It’s been 10 months since Cleveland-based KeyCorp’s $4.1 billion acquisition of Buffalo-based First Niagara Financial Group was approved by the Federal Reserve. Joseph F. Markey, senior vice president at KeyBank and its market president for the Hudson Valley and Metro New York, said that except for some technical hiccups, the transition has been smooth.
“Bringing two massive systems and organizations together, there’s always going to be glitches,” Markey said. “But in the history of bank mergers, this one went very well. It’s actually a good case study for how to do a bank merger.”
The deal added about $29 billion in deposits and $40 billion in total assets and placed KeyBank as the 13th largest commercial bank in the nation.
In October 2016, KeyBank had what was called Customer Day One, where all systems were merged and all clients from First Niagara came over to KeyBank.
That part was not so smooth. Former First Niagara customers complained of being locked out of accounts and unable to reach KeyBank customer service reps. KeyBank eventually apologized and deposited $100 into each of the new KeyBank accounts of more than 10,000 First Niagara customers, according to the.
But despite early troubles, Markey said the overall impact of the deal, which expanded KeyBank’s network to more than 1,200 branches in 15 states, is showing several positive signs.
KeyCorp reported first-quarter net income of $296 million, nearly 63 percent higher than last year’s $182 million in the first quarter. KeyCorp Chairman and CEO Beth Mooney said in the bank’s first quarter earnings call last month that the First Niagara acquisition had been transformative, particularly for KeyBank’s presence upstate.
Markey pointed to a client retention rate that he said was over 90 percent following the merger.
The deal required KeyBank to close 106 First Niagara and KeyBank locations in four states, 15 of which were in the Hudson Valley. That included locations in Rye Brook, Mount Kisco, Ossining and Bedford Hills. Markey said that all branch closures for Hudson Valley region are complete.
The region didn’t require as many closures as areas farther upstate, according to Markey, because First Niagara’s presence in Westchester and the rest of the region was smaller than other parts of the state such as Rochester, Albany, Buffalo and Syracuse.
“There was overlap, but not as much,” he said. “So I don’t think we had as big a reduction as they had upstate.”
KeyBank now has 57 total branches in the region, which includes Westchester, Dutchess, Rockland, Ulster, Putnam and Orange counties.
First Niagara had only been active in the lower Hudson Valley for half a decade before it was acquired by KeyBank. In 2012, First Niagara completed a $1 billion acquisition of nearly 200 HSBC Bank USA branches, greatly expanding its footprint in lower New York and Connecticut. The bank launched a Tarrytown regional headquarters two years later, where it oversaw 26 branches in the lower Hudson Valley region.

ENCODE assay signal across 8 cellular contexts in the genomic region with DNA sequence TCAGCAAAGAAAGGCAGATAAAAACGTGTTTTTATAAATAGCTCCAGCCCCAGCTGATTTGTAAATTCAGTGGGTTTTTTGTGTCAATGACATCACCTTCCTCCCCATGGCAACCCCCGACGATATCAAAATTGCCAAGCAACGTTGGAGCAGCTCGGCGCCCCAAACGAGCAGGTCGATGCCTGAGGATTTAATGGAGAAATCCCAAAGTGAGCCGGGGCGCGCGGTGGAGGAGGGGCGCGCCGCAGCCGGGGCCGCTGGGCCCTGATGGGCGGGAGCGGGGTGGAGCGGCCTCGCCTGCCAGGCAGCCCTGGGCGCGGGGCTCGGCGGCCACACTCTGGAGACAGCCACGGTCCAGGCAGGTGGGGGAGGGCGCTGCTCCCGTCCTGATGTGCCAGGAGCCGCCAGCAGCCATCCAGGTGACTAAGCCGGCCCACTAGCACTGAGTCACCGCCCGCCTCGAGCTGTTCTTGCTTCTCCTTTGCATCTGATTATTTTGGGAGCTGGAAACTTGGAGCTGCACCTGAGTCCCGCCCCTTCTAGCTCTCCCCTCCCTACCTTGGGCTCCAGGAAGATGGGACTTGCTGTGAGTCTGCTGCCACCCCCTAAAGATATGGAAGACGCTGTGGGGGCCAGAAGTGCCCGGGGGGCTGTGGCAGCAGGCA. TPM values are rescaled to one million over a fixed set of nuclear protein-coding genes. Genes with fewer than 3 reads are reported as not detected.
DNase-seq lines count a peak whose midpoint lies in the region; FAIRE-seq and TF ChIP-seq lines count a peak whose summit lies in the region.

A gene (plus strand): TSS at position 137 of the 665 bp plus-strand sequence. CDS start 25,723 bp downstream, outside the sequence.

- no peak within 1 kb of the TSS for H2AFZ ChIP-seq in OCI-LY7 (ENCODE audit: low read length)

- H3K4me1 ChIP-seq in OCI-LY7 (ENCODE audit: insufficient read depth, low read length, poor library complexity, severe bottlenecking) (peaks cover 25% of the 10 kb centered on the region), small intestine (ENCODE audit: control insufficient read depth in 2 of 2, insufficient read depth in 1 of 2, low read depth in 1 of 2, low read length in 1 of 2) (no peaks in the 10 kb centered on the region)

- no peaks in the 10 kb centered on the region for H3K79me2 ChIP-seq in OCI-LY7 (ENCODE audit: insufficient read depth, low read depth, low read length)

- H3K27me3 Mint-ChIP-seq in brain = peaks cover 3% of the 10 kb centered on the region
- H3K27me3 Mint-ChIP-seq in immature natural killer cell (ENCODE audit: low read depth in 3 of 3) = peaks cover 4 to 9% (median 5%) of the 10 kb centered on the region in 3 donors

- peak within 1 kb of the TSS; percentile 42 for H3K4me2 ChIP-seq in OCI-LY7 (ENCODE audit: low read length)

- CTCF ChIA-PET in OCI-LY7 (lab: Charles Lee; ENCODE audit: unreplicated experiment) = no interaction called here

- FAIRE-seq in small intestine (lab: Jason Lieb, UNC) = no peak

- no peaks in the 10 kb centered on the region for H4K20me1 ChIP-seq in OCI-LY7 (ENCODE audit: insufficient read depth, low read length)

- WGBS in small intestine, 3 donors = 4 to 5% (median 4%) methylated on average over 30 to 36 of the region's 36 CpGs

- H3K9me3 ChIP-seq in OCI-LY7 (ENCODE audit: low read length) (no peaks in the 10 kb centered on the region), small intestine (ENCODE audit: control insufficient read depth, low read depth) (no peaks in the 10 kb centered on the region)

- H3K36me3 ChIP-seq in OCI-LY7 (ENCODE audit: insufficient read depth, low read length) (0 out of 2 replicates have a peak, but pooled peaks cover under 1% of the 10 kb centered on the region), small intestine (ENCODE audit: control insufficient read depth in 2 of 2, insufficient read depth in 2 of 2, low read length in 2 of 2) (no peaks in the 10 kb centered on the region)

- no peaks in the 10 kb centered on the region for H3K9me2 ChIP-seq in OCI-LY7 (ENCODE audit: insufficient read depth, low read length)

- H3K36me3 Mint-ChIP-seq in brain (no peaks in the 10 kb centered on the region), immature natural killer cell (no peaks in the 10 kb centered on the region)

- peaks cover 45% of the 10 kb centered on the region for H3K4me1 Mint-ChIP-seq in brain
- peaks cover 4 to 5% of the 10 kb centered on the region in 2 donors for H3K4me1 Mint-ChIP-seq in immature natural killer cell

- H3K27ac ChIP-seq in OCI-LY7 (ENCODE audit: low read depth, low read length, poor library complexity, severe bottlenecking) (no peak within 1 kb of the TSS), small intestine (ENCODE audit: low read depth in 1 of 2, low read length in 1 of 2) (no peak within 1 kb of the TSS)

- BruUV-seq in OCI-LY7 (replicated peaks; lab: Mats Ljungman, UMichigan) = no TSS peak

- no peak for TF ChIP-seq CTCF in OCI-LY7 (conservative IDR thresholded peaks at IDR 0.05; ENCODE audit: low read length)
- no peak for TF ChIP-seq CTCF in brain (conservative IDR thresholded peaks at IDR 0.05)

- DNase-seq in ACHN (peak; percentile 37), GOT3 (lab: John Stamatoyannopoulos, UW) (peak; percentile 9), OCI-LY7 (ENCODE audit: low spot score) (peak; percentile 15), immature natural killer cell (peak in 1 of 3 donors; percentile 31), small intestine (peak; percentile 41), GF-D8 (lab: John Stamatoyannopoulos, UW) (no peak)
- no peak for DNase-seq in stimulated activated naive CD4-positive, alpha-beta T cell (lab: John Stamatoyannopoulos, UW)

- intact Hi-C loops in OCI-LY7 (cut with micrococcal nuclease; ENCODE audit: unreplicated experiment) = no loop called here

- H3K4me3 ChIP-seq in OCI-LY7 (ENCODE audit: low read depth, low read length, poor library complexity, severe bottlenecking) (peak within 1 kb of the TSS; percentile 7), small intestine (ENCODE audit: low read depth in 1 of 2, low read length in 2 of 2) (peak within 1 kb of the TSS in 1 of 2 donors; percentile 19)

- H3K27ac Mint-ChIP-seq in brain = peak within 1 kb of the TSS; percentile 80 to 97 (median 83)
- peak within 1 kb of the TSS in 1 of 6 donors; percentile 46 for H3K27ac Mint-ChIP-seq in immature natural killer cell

Now KeyBank can capitalize on the customer base and business relationships First Niagara built during its time operating in the region, Markey said. Offering services that are more developed than what First Niagara was able to offer will be crucial to that effort, he said.
“We’re a bigger bank, a bigger balance sheet, but more importantly, the products we are able to offer is really where the opportunity is,” Markey said.
He said KeyBank is seeing strong deposit growth in the region and has beefed up its private banking leadership team. For personal banking clients, Markey cited the bank’s new HelloWallet software, which provides customers with an interface that displays information on all customer accounts, even outside of KeyBank.
That’s a new product KeyBank was able to deliver to First Niagara customers. But Markey said First Niagara had offerings that were beneficial to KeyBank as well, such as a more developed residential mortgage product.
On the commercial banking side, both in middle markets and small business, KeyBank has “seen a lot of activity that we wouldn’t have had” without the merger, Markey said.
“These were good relationships with commercial banking clients that First Niagara had that they brought over to KeyBank. And we were able to introduce products that they didn’t have and as a result we were able to do more for those clients,” he said.
He cited KeyBank’s more developed business cash management, foreign exchange product and equipment financing and leasing through Key Equipment Finance. Markey added that KeyBank’s commercial banking group works with Key’s investment bank, Keybanc Capital Markets, to provide a wider range of insights for businesses it works with.
In the small-business sector, which KeyBank defines as businesses with revenues of $30 million and less, the Hudson Valley has the largest backlog of businesses seeking services, such as loans or cash management, across the KeyBank footprint, according to Markey.
He said the most important part of the transition was the similar cultures between the two banks, a point KeyBank’s leadership has stressed throughout the acquisition process.
Markey said the Cleveland-based bank has a Midwestern culture. While First Niagara’s Buffalo roots don’t quite place it in the Midwest, the bank’s home base was far closer to Cleveland than Manhattan. Markey said this created similar corporate cultures that allowed the banks to come together with less friction.
“The numbers are one thing,” he said. “But the culture trumps the numbers. The culture is so important in getting people to work together.”